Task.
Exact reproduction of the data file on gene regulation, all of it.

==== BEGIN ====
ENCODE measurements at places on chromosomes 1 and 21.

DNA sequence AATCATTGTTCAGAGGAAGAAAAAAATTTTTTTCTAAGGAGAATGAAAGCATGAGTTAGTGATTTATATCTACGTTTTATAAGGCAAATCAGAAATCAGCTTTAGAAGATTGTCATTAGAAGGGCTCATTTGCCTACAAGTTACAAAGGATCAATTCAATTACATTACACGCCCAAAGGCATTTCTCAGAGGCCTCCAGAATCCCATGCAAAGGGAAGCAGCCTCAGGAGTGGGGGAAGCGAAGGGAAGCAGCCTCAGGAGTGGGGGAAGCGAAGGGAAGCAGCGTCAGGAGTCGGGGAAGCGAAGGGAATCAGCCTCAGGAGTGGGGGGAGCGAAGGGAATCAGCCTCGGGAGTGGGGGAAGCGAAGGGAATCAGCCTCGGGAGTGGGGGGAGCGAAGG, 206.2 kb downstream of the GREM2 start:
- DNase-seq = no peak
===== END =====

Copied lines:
ENCODE measurements at places on chromosomes 1 and 21.

DNA sequence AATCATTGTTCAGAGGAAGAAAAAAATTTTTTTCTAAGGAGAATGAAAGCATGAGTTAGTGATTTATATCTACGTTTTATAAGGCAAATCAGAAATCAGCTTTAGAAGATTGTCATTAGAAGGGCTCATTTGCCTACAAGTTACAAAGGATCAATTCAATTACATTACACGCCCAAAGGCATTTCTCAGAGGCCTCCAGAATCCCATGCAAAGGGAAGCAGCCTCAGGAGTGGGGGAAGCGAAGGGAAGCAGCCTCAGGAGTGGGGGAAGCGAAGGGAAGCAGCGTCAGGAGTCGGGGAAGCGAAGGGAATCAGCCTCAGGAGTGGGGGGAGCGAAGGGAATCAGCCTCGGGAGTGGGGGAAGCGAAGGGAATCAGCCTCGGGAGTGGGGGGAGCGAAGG, 206.2 kb downstream of the GREM2 start:
- DNase-seq = no peak